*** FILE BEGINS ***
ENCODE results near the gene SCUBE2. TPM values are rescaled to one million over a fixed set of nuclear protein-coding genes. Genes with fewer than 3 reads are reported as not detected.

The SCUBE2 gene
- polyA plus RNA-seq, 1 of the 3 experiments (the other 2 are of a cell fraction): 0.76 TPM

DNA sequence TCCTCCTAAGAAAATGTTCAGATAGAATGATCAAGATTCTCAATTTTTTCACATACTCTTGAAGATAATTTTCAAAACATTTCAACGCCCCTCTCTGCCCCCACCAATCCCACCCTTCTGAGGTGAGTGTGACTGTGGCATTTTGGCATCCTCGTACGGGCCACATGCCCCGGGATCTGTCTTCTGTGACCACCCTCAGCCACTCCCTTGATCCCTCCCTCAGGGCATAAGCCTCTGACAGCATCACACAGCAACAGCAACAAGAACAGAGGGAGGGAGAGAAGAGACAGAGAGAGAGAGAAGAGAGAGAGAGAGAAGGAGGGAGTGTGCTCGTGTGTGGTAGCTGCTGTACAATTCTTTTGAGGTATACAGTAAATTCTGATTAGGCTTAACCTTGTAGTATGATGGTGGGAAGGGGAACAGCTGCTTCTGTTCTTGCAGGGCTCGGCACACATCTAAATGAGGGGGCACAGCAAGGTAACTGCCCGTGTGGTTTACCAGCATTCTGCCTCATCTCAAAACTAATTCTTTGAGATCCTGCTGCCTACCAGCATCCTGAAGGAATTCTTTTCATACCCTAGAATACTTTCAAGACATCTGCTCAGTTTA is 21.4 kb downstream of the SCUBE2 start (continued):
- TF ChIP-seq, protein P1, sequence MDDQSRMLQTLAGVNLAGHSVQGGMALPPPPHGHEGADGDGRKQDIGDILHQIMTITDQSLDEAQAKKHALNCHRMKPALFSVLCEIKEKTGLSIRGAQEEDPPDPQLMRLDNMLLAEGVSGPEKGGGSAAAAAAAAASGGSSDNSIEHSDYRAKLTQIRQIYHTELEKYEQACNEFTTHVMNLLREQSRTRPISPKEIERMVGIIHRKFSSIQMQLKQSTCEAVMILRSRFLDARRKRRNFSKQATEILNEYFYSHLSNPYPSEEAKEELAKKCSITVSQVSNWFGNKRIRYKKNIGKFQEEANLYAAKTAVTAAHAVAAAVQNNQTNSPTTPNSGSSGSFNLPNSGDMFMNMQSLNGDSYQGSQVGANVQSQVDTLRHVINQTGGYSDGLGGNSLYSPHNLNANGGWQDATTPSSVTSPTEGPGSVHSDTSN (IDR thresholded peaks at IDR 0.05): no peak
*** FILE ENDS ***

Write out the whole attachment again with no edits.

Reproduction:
ENCODE results near the gene SCUBE2. TPM values are rescaled to one million over a fixed set of nuclear protein-coding genes. Genes with fewer than 3 reads are reported as not detected.

The SCUBE2 gene
- polyA plus RNA-seq, 1 of the 3 experiments (the other 2 are of a cell fraction): 0.76 TPM

DNA sequence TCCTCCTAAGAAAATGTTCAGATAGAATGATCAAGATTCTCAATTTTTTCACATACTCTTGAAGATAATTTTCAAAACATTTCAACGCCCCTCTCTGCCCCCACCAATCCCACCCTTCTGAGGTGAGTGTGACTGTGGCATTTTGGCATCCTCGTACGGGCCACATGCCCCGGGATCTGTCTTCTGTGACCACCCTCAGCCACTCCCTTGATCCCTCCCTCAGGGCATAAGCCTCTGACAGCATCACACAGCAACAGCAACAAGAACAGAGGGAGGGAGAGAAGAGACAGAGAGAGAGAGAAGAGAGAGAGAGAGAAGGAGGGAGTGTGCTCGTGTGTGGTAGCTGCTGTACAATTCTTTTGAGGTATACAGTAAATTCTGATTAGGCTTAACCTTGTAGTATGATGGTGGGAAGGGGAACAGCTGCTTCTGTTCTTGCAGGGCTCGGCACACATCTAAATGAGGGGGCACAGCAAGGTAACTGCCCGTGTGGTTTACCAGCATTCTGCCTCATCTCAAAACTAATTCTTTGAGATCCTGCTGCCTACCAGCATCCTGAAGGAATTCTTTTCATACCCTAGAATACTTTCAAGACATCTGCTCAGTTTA is 21.4 kb downstream of the SCUBE2 start (continued):
- TF ChIP-seq, protein P1, sequence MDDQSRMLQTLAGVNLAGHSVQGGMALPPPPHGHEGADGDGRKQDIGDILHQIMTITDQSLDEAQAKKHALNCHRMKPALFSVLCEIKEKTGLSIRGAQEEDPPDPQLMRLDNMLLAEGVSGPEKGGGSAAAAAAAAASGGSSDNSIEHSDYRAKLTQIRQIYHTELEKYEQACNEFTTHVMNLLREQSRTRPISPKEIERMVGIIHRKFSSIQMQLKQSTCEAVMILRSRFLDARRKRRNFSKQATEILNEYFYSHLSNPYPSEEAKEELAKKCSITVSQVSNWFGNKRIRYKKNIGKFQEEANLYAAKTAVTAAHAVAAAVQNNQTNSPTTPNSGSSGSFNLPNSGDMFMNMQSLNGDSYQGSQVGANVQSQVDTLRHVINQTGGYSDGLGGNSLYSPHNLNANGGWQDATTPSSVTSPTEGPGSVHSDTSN (IDR thresholded peaks at IDR 0.05): no peak